Food losses in international trade of agricultural commodities : a case study in Sri Lanka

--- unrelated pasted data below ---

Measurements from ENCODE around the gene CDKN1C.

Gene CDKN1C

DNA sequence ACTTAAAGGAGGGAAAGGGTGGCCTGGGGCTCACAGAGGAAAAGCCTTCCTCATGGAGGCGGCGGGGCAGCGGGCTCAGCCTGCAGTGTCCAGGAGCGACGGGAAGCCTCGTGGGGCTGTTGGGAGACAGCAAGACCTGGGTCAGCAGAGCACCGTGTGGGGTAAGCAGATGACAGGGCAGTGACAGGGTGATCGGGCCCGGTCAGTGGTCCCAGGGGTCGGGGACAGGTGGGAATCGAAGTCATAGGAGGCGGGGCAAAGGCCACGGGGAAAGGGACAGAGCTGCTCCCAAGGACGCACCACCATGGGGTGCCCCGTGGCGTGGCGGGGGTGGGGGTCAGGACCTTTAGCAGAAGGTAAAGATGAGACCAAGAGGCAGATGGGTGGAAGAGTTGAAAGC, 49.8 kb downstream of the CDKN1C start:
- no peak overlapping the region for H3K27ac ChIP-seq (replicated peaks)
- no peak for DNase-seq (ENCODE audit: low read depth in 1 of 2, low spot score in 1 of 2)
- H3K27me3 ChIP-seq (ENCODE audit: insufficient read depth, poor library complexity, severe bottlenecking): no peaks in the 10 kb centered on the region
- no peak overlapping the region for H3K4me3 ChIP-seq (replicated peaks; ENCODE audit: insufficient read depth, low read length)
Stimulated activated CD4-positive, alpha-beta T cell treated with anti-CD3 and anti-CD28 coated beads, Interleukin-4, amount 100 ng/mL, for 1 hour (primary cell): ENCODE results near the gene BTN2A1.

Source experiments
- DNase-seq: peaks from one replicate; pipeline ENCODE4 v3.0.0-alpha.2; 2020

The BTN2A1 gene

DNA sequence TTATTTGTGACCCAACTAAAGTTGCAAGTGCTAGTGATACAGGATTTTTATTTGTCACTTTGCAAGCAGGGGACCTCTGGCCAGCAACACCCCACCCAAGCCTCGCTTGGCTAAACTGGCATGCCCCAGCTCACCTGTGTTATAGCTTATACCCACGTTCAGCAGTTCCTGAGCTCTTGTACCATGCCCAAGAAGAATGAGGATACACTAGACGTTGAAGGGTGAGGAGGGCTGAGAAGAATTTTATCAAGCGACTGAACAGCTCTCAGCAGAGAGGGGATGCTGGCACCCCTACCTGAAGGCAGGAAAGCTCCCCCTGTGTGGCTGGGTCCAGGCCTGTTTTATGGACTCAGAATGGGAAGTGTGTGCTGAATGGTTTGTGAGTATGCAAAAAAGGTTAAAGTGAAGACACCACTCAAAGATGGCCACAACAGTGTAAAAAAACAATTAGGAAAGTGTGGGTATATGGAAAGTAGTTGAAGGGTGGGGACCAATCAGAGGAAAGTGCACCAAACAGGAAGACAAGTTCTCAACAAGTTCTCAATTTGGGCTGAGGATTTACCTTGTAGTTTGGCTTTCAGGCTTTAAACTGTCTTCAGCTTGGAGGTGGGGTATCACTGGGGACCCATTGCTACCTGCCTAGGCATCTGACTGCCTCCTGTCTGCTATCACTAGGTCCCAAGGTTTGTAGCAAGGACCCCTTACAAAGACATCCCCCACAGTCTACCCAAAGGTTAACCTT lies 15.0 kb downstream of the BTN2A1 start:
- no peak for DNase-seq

Sri Lanka's development strategy has long emphasized enhancing trade competitiveness, with agriculture playing a significant role in its economy. This study addresses the critical yet often overlooked issue of food losses at the country's borders, which undermine its trade competitiveness. From 2016 to 2020, agricultural exports comprised about a quarter of Sri Lanka's total exports, while food imports accounted for around 13% of total imports. The research investigates the magnitude and causes of these border food losses and proposes strategies to mitigate them. Analysis using the Standard Compliance Analytics of UNIDO identified considerable rejections at entry and exit points. Stakeholder consultations indicated that these rejections primarily result from trading firms' inability to comply with complex regulatory and certification requirements. A lack of awareness among exporters about stringent standards in certain markets also contributes to these rejections. Stakeholders suggest strategies such as digitization, improved coordination between government agencies, and capacity building for government officials. The study recommends enhancing awareness among private agents about domestic and international regulations, improving the capacity of government officials, and developing infrastructure in the agricultural value chain, especially during grace periods following the introduction of new regulations, as well as prioritizing investments based on a cost-benefit analysis, considering both direct and indirect benefits of various options.